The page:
Sequence specificity of RelQ inhibition by RNA. Here 24-nt-long mRNA(MF) (red) and its complementary antisense RNA (blue) were used as a positive and negative controls, respectively. Based on the two RNAs, we generated chimeras (A), cut-backs (B), and point mutants (C). We also reconstituted the inhibitory activity by adding two GG elements to otherwise inactive poly(A) RNA (D). To calculate the RelQ activity, the turnover rate (3H ppGpp synthesized per RelQ per minute) in the presence of RNA was divided by that in the absence of RNA. All reaction mixtures contained 100 nM RNA, 250 nM (62.5 nM tetramer) E. faecalis RelQ, 300 μM 3H GDP, and 1 mM ATP. Error bars represent SDs of the turnover estimates determined by linear regression. Each experiment was performed at least three times.
Fig. 3.
Fig. 3.
mRNA and pppGpp have a destabilizing effect on each other’s binding to RelQ. (A) Complex formation between 0.15 μM mRNA(MF) and increasing concentrations of E. faecalis RelQ was monitored by EMSA in the absence (empty circles) and presence (filled circles) of 100 μM ppGpp. (B) EMSA analysis of complex between 0.15 μM mRNA(MF) and 2 μM RelQ in the presence of increasing pppGpp concentrations. (C) Complex formation of increasing concentrations of RelQ with 50 nM 32P-labeled ATP, ppGpp, or pppGpp monitored by DRaCALA. (D) 32P pppGpp is displaced from 20 μM RelQ by increasing concentrations of mRNA(MF), as monitored by DRaCALA. Error bars represent SDs of the mean. Each experiment was performed at least three times.
Fig. S4.
Fig. S4.
EMSA analysis of E. coli RelA (A) and E. faecilis RelQ (C and D) interactions with mRNA(MF). (A) E. coli RelA does not bind mRNA(MF) in either the presence or absence of 100 μM ppGpp. (B) Increasing ppGpp concentrations up to 1 mM moderately destabilizes complex formation between 0.15 μM mRNA(MF) and 2 μM RelQ. Experimental data were fitted using the 4PL model (Hill equation). (C) The addition of ATP and GDP, but not of any other combinations of nucleotides, disrupts RelQ:mRNA(MF) complex formation. All tested nucleotides were added to a final concentration of 1 mM. (D) Omission of the additional 1 M KCl during purification of catalytically inactive D82G RelQ results in a smearing pattern. EMSA analysis was performed in the presence of 0.15 μM mRNA(MF). The positions of RelQ:mRNA and its supershifted complex in the presence of substrates are indicated with empty and filled red triangles, respectively.
Fig. S5.
Fig. S5.
DRaCALA analysis of RelQ interactions with 32P ATP, 32P ppGpp, and 32P pppGpp. (A) ppGpp, but not ATP, is displaced from RelQ by increasing concentrations of mRNA(MF). (B) Catalytically inactive RelQ mutant D82G (EF2671 locus numbering) efficiently binds pppGpp, but not ATP. Complex formation is monitored using 50 nM 32P-labeled ATP, ppGpp, or pppGpp and increasing concentrations of RelQ. IC50, EC50, and the Hill coefficient (nH) were calculated using the 4PL model (Hill equation). Error bars represent SDs of the mean. Each experiment was performed at least three times.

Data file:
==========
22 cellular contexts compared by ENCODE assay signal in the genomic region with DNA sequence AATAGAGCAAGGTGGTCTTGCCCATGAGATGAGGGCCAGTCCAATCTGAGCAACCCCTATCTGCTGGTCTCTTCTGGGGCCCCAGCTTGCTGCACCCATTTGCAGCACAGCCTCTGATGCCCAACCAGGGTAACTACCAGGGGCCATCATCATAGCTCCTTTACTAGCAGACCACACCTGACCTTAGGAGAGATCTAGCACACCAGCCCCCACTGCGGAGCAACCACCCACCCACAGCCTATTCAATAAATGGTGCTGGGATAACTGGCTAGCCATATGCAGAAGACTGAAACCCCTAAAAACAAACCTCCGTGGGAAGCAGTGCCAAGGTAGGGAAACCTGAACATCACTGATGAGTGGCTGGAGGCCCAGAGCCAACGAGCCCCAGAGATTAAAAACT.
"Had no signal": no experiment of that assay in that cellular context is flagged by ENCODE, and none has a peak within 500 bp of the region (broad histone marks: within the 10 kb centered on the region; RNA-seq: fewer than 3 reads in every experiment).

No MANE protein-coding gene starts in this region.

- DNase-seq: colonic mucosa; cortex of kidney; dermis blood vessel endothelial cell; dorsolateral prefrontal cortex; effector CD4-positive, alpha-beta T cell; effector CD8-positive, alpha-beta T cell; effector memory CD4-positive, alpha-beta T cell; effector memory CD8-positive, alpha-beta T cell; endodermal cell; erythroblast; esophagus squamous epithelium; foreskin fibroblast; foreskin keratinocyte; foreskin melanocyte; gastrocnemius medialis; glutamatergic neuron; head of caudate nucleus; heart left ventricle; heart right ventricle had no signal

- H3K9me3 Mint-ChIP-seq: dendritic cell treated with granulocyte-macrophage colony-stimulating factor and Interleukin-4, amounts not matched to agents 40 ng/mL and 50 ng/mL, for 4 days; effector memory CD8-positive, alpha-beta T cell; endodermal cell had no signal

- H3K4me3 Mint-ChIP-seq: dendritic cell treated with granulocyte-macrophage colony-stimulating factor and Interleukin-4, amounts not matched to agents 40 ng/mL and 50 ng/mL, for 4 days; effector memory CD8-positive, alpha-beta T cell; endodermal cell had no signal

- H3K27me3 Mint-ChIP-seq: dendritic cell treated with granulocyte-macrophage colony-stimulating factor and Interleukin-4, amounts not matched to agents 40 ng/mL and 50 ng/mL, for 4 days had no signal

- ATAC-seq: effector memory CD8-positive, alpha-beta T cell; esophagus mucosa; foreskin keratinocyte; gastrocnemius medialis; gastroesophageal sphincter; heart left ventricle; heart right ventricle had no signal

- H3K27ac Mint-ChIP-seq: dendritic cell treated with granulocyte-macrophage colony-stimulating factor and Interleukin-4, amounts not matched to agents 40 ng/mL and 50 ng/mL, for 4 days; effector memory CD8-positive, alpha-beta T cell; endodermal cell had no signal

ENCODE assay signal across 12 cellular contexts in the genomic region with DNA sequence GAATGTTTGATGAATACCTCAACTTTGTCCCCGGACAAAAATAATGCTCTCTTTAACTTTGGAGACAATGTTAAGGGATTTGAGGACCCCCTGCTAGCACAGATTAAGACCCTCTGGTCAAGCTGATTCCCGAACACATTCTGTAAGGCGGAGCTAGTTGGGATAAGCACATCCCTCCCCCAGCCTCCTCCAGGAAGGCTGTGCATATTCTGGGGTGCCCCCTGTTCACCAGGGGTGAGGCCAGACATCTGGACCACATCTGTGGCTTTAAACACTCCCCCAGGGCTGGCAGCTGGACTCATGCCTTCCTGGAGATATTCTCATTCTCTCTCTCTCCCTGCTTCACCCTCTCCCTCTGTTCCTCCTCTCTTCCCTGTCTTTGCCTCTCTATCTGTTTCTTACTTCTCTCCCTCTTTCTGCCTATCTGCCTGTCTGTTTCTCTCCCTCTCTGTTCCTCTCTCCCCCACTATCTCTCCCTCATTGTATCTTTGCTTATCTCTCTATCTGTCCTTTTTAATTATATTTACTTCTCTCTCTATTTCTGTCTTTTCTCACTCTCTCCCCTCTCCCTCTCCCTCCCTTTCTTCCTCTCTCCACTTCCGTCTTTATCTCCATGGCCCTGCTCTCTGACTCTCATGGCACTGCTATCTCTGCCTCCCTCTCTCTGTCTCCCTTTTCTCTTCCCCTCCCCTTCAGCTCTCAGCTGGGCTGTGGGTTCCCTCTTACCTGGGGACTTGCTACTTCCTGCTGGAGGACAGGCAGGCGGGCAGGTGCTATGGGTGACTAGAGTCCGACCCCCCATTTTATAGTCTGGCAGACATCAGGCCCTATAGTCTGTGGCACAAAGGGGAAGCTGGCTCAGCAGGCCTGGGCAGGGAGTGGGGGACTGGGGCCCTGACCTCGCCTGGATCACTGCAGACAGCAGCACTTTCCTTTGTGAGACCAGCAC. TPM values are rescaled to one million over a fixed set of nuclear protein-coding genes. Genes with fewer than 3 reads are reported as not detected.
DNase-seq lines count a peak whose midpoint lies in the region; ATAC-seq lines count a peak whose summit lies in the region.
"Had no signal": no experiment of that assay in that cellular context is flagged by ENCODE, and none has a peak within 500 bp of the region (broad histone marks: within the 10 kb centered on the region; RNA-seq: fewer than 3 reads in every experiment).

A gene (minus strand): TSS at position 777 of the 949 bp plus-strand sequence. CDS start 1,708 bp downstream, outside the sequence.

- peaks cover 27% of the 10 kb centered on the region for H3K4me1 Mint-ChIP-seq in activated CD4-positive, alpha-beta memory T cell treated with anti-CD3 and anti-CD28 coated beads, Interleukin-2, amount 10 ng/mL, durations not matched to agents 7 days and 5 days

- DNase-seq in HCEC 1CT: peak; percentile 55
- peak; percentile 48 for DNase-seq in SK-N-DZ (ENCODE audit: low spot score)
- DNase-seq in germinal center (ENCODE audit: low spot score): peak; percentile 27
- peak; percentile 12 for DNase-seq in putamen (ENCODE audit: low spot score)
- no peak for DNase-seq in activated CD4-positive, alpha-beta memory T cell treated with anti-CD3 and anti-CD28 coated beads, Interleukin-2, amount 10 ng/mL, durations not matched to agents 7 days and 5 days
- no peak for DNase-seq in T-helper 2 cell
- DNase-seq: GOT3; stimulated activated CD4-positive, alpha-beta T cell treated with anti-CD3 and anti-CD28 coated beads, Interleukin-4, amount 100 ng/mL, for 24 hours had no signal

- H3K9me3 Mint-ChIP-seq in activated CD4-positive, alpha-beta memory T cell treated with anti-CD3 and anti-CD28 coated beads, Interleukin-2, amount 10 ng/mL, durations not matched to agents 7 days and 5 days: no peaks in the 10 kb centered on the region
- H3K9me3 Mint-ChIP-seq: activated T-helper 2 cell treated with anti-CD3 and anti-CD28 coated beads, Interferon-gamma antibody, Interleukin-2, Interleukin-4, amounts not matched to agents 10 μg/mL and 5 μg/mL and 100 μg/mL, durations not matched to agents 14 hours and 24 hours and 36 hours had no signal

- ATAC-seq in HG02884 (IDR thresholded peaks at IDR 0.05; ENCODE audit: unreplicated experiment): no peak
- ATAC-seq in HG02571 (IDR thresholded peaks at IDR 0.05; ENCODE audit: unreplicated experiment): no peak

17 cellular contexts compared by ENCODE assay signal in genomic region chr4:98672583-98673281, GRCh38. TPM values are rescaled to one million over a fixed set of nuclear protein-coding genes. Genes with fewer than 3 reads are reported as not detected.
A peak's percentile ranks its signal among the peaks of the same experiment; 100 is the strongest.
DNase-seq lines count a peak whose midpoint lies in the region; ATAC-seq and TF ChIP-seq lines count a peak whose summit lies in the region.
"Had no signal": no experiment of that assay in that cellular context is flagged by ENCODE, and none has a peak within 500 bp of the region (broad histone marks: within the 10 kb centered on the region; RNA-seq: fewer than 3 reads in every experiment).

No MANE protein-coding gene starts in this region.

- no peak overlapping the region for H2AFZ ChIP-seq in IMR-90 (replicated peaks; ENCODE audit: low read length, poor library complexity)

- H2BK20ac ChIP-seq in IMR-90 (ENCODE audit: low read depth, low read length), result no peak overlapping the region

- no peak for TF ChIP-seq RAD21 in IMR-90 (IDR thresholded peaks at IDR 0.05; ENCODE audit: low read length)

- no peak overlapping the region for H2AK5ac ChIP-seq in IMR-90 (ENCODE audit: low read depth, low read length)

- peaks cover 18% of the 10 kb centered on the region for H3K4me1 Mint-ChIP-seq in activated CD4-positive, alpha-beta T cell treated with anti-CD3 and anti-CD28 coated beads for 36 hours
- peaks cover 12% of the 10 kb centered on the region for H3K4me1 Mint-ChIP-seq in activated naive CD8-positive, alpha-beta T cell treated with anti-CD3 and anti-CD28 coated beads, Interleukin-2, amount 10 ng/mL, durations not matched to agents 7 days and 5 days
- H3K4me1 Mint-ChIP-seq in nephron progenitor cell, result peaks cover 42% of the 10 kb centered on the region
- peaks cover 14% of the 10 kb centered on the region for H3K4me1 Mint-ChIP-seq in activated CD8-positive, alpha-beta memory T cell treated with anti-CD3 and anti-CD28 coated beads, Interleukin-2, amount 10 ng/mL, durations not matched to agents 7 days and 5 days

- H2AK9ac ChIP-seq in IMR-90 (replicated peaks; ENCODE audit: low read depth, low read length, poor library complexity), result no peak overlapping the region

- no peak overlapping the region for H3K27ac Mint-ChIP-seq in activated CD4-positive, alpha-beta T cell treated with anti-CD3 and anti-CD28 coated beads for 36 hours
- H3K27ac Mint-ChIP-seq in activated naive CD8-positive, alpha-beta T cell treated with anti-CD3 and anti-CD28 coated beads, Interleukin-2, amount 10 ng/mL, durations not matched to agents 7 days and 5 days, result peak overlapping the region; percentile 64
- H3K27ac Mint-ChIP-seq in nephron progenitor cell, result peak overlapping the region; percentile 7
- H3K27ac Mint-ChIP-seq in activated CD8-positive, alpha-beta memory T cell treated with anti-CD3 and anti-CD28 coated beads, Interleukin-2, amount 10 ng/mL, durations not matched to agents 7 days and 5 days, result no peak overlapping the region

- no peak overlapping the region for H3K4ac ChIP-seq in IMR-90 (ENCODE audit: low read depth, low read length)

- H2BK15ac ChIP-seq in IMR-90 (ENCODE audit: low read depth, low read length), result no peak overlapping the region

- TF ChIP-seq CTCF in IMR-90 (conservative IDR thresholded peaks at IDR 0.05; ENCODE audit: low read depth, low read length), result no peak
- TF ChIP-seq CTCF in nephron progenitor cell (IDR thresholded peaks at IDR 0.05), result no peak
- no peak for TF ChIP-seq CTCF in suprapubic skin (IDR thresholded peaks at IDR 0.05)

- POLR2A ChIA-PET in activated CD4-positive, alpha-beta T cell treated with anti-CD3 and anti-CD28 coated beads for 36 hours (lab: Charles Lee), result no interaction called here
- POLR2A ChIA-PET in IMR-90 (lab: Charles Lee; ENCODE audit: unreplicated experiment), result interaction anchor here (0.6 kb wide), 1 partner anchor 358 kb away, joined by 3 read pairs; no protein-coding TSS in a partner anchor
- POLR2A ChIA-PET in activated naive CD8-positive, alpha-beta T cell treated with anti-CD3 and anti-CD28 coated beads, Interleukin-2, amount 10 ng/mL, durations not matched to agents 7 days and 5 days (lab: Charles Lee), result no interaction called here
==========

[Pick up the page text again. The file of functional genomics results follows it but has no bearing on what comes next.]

Fig. 4.
Fig. 4.
RelQ binding to mRNA and ppGpp synthesis are mutually exclusive. (A) Although 1 mM ppGpp, ATP, or GDP alone does not affect the stability of the RelQ:mRNA(MF) complex, a combination of ATP and GDP has a strong destabilizing effect in both the presence and absence of 100 μM ppGpp. The positions of RelQ:mRNA (open red triangles) and supershifted complex in the presence of substrates (filled red triangles) are indicated to the left. (B) Increasing GDP substrate concentration in the presence of 1 mM ATP progressively destabilizes the RelQ:mRNA(MF) complex. (C) Addition of 100 μM ppGpp to RelQ both increases its catalytic efficiency (Vmax) and relaxes the positive substrate cooperativity, as shown by a decrease in the Hill constant, nH. (D) Enzymatically inactive RelQ mutant D82G (EF2671 locus numbering) forms the complex with mRNA(MF) as efficiently as the WT protein, whereas the addition of 1 mM ATP and GDP does not destabilize the complex in either the presence or absence of 100 μM ppGpp. Error bars represent SDs of the mean. Each experiment was performed at least three times.
Fig. S6.
Fig. S6.
Excess of RelQ over mRNA masks the inhibitory effect of mRNA on 3H ppGpp. In contrast to enzymatic assays in which mRNA(MF) is added in excess over RelQ [0.2 μM RelQ vs. 2 μM mRNA(MF)] (A), in EMSA experiments RelQ is added to the reaction mixture in excess over mRNA(MF) [2 μM RelQ vs. 0.15 μM mRNA(MF)] (B). This results in inefficient inhibition of RelQ’s enzymatic activity under EMSA conditions and accumulation of in situ-produced ppGpp.
Fig. 5.
Fig. 5.